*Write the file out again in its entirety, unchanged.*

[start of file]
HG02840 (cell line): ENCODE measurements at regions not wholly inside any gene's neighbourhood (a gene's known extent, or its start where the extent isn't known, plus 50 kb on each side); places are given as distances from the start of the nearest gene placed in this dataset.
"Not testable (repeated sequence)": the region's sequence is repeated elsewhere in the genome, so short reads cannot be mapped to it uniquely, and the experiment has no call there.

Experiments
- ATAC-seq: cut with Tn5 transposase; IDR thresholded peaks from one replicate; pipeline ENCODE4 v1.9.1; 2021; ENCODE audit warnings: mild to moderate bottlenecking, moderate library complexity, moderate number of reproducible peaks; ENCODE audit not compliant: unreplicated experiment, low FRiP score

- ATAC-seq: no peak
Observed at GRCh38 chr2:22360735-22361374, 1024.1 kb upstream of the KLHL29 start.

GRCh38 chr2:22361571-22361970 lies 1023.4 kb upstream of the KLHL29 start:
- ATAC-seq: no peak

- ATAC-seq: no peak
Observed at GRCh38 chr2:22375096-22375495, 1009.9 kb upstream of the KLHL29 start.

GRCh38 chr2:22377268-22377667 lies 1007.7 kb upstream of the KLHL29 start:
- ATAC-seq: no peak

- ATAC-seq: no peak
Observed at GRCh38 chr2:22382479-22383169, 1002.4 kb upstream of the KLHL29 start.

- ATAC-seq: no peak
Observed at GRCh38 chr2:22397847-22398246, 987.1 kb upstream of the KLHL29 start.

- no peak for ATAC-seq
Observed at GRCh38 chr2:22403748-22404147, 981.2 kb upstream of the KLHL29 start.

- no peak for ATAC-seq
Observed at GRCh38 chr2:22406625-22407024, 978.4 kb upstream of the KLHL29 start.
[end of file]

HG02840 (cell line): ENCODE measurements at regions not wholly inside any gene's neighbourhood (a gene's known extent, or its start where the extent isn't known, plus 50 kb on each side); places are given as distances from the start of the nearest gene placed in this dataset.
"Not testable (repeated sequence)": the region's sequence is repeated elsewhere in the genome, so short reads cannot be mapped to it uniquely, and the experiment has no call there.

Experiments
- ATAC-seq: cut with Tn5 transposase; IDR thresholded peaks from one replicate; pipeline ENCODE4 v1.9.1; 2021; ENCODE audit warnings: mild to moderate bottlenecking, moderate library complexity, moderate number of reproducible peaks; ENCODE audit not compliant: unreplicated experiment, low FRiP score

- ATAC-seq: no peak
Observed at GRCh38 chr2:22360735-22361374, 1024.1 kb upstream of the KLHL29 start.

GRCh38 chr2:22361571-22361970 lies 1023.4 kb upstream of the KLHL29 start:
- ATAC-seq: no peak

- ATAC-seq: no peak
Observed at GRCh38 chr2:22375096-22375495, 1009.9 kb upstream of the KLHL29 start.

GRCh38 chr2:22377268-22377667 lies 1007.7 kb upstream of the KLHL29 start:
- ATAC-seq: no peak

- ATAC-seq: no peak
Observed at GRCh38 chr2:22382479-22383169, 1002.4 kb upstream of the KLHL29 start.

- ATAC-seq: no peak
Observed at GRCh38 chr2:22397847-22398246, 987.1 kb upstream of the KLHL29 start.

- no peak for ATAC-seq
Observed at GRCh38 chr2:22403748-22404147, 981.2 kb upstream of the KLHL29 start.

- no peak for ATAC-seq
Observed at GRCh38 chr2:22406625-22407024, 978.4 kb upstream of the KLHL29 start.